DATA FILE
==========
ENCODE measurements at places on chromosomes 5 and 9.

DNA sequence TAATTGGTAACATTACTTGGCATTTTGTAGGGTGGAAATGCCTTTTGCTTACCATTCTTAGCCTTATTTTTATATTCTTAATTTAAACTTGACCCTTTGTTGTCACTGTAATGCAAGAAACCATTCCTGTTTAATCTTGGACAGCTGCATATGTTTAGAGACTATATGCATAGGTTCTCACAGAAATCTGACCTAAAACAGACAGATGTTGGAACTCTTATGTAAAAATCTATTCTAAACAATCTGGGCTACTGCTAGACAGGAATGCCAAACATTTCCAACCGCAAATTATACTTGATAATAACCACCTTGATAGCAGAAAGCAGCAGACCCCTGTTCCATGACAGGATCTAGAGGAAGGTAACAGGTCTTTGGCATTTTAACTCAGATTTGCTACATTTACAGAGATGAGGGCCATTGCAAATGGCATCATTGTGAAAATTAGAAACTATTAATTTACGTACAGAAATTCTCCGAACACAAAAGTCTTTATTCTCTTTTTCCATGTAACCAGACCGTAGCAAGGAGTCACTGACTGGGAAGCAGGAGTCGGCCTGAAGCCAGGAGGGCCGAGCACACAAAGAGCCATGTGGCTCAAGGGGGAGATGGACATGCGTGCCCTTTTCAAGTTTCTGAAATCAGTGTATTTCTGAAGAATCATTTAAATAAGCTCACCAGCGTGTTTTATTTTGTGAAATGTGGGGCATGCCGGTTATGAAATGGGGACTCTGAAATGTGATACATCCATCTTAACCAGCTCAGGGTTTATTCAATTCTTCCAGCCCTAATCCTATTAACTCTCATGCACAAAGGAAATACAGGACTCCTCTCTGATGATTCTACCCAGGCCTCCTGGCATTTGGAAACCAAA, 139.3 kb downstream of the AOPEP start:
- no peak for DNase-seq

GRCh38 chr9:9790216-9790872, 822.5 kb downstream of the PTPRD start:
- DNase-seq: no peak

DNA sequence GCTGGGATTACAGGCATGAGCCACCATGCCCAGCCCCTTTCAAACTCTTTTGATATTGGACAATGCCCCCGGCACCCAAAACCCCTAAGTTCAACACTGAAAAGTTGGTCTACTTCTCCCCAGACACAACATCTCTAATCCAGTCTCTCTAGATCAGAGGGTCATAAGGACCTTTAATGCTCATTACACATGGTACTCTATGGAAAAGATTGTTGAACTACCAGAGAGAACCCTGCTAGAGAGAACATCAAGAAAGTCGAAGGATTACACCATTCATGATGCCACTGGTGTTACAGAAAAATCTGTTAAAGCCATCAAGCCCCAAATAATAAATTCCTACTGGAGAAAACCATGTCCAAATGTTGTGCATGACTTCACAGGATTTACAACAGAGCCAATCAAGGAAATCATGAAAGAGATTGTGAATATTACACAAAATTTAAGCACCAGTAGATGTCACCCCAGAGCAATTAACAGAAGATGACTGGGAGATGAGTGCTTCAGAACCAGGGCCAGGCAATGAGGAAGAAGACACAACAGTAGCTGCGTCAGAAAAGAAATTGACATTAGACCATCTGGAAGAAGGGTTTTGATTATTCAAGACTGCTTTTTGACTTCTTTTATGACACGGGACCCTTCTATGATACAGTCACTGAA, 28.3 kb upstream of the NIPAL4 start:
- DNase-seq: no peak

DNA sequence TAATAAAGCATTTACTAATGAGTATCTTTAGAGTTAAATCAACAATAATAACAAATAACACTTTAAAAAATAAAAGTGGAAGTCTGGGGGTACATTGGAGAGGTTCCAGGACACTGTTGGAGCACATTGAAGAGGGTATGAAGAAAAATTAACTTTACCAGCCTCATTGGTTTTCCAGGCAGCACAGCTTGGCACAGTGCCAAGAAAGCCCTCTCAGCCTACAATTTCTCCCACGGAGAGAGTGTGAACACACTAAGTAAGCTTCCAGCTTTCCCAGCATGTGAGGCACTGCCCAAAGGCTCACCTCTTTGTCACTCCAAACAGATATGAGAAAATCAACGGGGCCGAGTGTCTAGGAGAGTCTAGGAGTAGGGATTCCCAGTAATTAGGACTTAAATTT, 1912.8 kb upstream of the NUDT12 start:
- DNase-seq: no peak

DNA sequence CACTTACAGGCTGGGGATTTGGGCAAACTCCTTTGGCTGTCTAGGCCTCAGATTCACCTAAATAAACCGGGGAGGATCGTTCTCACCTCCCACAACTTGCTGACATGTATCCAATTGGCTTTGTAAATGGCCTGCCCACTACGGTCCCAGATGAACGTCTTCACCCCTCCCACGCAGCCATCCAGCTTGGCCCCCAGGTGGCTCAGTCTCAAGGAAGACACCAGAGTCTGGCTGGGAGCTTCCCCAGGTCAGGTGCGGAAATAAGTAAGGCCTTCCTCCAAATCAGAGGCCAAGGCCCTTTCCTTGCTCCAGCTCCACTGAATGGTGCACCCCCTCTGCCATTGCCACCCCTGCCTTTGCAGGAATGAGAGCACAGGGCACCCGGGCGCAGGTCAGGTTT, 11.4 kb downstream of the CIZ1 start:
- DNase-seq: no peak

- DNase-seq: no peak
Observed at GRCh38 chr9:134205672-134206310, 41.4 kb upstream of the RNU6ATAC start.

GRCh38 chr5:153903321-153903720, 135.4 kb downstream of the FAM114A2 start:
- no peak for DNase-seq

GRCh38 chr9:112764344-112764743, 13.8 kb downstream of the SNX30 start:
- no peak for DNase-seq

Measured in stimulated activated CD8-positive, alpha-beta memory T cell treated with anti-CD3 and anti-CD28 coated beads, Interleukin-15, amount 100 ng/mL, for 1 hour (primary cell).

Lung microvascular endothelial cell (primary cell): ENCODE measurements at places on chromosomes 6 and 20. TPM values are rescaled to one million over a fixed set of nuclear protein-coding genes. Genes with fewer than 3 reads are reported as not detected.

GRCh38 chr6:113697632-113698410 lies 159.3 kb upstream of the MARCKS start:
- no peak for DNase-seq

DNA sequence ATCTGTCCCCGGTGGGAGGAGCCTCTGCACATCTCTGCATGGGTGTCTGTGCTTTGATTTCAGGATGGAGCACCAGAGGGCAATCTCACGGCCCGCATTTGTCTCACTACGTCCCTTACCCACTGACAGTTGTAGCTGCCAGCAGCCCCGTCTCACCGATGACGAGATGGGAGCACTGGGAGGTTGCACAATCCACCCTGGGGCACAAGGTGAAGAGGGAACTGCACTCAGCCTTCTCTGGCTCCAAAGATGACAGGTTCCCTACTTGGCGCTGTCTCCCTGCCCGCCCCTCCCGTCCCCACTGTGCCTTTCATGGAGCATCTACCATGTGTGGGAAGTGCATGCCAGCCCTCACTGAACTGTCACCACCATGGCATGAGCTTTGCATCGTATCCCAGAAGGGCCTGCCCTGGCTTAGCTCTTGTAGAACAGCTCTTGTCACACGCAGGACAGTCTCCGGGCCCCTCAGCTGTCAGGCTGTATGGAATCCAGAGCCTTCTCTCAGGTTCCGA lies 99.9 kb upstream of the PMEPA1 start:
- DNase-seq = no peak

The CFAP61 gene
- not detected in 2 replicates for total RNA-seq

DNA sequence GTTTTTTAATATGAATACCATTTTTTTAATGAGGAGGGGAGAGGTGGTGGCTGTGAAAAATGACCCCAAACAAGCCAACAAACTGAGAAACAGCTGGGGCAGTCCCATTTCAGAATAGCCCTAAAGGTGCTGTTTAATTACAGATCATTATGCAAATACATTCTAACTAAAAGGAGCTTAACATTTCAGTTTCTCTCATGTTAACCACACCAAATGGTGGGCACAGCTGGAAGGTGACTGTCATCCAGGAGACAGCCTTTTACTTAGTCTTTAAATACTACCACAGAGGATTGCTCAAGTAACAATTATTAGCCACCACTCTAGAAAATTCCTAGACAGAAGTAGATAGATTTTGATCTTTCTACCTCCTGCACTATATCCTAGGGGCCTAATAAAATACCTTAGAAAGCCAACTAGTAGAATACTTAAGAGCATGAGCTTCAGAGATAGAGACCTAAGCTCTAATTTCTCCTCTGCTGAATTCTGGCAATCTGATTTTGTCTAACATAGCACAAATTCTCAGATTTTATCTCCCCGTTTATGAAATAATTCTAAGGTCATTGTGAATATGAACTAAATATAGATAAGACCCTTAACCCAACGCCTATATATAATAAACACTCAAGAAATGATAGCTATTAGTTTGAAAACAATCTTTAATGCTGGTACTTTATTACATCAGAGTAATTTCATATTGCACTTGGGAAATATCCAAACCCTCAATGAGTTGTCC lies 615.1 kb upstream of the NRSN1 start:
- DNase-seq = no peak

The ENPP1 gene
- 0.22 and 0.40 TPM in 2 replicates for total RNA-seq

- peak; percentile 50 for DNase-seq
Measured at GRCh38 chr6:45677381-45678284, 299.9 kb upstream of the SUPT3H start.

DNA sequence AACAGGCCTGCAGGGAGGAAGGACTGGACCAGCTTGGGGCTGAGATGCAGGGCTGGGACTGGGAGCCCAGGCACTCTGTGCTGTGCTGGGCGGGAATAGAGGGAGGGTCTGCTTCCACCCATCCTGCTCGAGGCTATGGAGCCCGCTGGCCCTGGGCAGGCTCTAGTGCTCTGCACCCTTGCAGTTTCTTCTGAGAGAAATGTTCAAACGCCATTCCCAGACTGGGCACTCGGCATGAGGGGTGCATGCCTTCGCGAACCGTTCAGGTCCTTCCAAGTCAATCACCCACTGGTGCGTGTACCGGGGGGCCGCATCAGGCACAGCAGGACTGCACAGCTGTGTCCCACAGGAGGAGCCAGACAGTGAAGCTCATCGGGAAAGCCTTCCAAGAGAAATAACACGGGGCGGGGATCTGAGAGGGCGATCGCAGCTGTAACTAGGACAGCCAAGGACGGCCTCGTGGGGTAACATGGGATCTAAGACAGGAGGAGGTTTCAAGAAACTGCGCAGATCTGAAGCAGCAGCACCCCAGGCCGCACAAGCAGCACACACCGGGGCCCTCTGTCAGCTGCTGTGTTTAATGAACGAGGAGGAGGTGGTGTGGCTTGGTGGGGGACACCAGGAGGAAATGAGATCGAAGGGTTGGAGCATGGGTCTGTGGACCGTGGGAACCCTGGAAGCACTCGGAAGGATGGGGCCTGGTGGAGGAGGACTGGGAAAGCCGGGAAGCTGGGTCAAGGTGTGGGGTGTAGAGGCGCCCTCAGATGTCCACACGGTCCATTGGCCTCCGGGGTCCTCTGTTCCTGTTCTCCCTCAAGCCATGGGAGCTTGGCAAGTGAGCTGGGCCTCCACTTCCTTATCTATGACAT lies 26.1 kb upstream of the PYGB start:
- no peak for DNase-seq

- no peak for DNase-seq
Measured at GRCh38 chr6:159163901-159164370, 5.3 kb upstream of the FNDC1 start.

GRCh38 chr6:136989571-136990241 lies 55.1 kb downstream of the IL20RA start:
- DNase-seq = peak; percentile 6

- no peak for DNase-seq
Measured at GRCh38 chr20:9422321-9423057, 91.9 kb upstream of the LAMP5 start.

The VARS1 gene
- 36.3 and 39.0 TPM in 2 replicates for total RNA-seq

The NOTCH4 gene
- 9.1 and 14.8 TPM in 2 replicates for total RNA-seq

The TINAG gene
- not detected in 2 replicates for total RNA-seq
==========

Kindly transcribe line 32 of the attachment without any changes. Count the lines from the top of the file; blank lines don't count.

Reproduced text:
DNA sequence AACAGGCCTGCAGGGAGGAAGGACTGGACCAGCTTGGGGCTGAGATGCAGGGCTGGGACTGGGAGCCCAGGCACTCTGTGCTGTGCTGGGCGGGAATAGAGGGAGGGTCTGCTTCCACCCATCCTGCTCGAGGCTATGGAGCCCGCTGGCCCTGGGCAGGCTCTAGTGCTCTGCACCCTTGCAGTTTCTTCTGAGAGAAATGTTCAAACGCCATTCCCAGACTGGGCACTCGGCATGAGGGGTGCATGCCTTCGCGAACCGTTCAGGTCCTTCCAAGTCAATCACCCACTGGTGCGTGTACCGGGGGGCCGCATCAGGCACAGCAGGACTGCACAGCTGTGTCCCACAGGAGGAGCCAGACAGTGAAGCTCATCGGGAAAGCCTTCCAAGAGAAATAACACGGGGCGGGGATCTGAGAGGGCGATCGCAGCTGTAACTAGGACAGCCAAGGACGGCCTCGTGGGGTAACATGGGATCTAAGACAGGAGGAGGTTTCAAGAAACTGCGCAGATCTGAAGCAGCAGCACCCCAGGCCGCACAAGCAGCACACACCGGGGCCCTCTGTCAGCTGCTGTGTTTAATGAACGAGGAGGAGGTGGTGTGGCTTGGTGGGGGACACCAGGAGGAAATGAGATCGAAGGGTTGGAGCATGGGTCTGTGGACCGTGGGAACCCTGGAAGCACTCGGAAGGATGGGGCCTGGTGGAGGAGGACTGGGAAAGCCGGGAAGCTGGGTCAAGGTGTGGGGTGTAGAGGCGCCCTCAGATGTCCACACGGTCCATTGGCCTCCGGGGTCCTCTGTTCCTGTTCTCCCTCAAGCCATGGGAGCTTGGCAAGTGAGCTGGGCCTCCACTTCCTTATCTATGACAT lies 26.1 kb upstream of the PYGB start: